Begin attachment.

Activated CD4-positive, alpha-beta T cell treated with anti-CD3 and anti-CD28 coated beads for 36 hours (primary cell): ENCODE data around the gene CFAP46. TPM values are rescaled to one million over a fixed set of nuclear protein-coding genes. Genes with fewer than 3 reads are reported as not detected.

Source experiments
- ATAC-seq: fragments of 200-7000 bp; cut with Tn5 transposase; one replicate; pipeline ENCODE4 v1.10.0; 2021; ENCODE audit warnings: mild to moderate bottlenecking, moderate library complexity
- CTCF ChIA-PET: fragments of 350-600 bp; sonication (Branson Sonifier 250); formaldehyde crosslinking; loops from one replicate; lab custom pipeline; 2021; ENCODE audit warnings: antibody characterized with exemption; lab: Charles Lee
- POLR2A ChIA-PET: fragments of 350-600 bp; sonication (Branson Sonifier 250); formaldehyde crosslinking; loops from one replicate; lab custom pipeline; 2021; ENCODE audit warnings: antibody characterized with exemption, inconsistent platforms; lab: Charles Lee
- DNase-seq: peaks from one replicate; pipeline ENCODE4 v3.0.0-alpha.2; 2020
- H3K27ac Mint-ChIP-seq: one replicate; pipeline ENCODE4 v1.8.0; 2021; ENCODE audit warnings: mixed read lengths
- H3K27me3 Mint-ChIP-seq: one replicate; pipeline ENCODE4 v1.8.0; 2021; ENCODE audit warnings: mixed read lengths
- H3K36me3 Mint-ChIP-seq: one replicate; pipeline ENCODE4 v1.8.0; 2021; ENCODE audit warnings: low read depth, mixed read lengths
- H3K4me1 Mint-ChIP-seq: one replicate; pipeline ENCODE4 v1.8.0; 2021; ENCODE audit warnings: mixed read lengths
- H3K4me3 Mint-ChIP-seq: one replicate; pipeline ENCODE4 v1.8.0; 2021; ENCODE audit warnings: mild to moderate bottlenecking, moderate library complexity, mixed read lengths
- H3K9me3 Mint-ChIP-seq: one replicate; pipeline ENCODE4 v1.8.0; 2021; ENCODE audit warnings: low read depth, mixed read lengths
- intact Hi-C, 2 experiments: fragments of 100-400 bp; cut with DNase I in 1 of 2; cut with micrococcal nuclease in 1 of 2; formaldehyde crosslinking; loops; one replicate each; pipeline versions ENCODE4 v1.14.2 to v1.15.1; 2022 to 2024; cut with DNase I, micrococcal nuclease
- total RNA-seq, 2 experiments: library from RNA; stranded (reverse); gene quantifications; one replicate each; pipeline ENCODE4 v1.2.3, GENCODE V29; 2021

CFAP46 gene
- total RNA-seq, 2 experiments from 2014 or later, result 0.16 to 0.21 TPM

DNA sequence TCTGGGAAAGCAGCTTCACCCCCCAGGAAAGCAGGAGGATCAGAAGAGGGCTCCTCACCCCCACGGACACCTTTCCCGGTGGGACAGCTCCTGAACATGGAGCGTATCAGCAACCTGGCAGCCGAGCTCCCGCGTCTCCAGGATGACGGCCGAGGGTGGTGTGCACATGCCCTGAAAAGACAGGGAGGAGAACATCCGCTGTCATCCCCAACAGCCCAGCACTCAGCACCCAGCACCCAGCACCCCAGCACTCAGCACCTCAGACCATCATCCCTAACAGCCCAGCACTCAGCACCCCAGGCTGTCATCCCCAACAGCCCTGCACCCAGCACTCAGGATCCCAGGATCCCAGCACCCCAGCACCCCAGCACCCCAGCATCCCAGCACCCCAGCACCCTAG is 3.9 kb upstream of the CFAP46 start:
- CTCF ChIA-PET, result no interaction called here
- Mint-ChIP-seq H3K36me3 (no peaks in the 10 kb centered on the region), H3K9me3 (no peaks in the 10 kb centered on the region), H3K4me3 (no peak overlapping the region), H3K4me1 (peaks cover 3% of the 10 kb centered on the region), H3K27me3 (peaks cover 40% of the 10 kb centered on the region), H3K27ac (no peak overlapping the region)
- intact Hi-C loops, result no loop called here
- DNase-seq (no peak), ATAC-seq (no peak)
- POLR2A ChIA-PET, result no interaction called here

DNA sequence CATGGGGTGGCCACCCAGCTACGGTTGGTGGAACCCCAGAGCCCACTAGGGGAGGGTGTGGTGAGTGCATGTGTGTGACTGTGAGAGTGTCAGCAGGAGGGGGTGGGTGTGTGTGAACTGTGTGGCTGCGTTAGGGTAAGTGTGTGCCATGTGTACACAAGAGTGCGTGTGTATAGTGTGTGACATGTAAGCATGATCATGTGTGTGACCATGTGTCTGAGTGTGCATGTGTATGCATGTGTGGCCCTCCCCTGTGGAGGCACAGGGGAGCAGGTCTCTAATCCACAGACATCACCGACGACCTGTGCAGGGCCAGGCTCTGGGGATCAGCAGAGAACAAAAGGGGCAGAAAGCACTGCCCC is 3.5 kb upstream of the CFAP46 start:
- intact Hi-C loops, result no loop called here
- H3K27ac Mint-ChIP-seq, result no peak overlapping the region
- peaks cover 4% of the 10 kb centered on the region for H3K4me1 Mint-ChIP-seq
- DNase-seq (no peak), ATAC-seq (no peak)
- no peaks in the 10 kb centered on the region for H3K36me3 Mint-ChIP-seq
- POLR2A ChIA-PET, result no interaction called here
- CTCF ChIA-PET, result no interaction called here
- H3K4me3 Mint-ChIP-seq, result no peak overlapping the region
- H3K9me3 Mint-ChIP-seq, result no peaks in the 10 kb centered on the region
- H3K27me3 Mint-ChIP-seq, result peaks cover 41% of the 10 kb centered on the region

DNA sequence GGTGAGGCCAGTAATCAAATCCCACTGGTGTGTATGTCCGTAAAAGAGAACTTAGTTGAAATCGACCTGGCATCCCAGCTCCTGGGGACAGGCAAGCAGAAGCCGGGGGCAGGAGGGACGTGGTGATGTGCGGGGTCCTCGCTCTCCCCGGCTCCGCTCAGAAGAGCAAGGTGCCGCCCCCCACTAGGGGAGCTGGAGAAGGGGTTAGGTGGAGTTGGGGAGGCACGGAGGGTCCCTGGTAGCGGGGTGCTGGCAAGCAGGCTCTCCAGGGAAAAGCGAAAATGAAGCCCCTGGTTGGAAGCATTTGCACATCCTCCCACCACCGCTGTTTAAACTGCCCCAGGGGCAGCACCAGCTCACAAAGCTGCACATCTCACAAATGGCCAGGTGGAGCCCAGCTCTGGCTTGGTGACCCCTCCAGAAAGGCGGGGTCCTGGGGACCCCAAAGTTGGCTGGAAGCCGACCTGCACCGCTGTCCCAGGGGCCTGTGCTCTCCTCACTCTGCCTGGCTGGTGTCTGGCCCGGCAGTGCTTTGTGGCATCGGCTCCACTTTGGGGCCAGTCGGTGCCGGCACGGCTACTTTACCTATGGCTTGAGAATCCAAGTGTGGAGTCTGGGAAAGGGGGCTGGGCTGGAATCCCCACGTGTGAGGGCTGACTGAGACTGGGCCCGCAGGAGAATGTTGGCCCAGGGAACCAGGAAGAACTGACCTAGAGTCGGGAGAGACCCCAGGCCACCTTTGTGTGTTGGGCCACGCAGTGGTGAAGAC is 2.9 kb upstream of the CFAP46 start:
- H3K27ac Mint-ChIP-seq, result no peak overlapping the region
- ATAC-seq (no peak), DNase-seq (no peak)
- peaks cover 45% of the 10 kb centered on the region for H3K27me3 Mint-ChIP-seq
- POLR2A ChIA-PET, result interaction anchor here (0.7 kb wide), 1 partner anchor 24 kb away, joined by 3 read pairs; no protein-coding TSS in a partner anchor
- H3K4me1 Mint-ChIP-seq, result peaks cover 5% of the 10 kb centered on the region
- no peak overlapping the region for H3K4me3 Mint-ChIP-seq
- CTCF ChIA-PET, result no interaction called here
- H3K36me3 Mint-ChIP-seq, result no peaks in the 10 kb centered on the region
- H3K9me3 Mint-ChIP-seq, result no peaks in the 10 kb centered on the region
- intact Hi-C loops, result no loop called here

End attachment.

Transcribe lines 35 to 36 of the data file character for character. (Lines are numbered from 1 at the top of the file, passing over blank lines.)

- H3K27ac Mint-ChIP-seq, result no peak overlapping the region
- ATAC-seq (no peak), DNase-seq (no peak)